However, parental deployment and related stressors can have an impact on the child regardless of whether or not abuse takes place. The child, especially when old enough to understand, knows that combat is dangerous and the parent might die or come home injured. Studies show "increased child anxiety and behavioral changes have been identified across developmental ages," ("Stress of deployment boosts child abuse, neglect in military families," 2007, p. 1). This is one of the main factors differentiating military from civilian children. Civilian children may have a parent who occasionally takes business trips, but not one who is away for the extent of time or reasons as a military parent. Military families need to develop a high degree of tolerance for change and uncertainty. This type of psychic tolerance is known as resilience, which is being able to cope with change, stress, and problems.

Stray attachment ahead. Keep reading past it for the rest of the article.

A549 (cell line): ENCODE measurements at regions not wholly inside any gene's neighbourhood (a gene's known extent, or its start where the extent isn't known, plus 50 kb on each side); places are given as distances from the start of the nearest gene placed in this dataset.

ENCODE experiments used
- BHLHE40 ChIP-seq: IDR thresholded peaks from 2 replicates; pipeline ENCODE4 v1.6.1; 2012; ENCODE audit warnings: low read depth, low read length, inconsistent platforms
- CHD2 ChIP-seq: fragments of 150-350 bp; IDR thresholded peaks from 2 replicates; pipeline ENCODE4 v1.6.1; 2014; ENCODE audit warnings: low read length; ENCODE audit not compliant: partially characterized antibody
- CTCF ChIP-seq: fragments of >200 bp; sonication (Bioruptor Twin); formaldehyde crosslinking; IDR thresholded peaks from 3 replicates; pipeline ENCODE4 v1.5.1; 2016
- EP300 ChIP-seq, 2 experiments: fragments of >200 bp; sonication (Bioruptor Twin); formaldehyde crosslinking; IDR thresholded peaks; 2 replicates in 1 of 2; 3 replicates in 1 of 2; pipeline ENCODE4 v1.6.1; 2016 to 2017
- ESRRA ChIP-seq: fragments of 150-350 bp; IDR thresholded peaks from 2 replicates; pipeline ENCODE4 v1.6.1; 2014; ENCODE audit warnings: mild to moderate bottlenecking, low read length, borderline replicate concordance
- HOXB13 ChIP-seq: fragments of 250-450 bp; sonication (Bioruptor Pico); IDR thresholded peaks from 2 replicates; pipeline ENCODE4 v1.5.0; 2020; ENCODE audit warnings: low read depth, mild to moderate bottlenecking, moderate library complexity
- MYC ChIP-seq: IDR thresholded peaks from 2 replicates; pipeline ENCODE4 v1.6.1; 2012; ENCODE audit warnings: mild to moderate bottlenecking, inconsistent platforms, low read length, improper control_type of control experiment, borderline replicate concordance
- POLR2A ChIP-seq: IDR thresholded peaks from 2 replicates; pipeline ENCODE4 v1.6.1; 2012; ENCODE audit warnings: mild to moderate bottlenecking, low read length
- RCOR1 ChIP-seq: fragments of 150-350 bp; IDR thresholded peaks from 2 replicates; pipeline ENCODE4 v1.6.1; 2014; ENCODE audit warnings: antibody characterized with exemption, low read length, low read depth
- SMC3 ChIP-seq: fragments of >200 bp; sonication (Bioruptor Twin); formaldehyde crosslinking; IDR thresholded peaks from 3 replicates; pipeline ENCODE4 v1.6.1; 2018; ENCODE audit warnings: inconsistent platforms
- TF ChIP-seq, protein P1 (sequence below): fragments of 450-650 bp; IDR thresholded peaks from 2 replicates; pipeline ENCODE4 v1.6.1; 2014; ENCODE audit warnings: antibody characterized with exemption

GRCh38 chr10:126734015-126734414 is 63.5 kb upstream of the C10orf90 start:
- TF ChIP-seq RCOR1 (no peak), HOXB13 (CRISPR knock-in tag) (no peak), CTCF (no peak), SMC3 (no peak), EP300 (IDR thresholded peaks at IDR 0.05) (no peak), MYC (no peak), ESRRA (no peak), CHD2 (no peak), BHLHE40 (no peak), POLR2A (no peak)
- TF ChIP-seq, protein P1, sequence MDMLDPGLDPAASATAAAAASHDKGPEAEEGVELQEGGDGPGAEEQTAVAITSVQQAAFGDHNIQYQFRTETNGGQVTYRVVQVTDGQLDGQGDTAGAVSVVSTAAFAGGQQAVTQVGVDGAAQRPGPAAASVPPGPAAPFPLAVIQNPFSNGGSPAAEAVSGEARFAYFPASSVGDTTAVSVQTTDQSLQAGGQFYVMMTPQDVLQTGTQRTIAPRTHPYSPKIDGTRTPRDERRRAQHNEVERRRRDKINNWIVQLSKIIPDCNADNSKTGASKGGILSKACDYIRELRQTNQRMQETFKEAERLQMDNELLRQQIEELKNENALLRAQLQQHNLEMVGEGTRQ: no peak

Resilience is one of the most important factors to focus on in mental health, when it comes to reducing child abuse in any population. Resilience is defined as "the ability to withstand, recover, and grow in the face of stressors and changing demands," ("Help Your Family Face Challenges Successfully," 2014, p. 1). There are several ways that successful families demonstrate resilience. Some of the key factors that enhance resilience include "family support and positive communication," ("Stress of deployment boosts child abuse, neglect in military families," 2007, p. 1). Nine core factors have been outlined in the research including finding meaning in adversity, having and developing a positive outlook, transcendence or spirituality, flexibility, connectedness, social and economic resources, open emotional sharing, clarity, and collaborative problem solving ("Help Your Family Face Challenges Successfully," 2014, p. 2). These are all factors that can be incorporated into the domestic environment, and also taught in formal programs for families.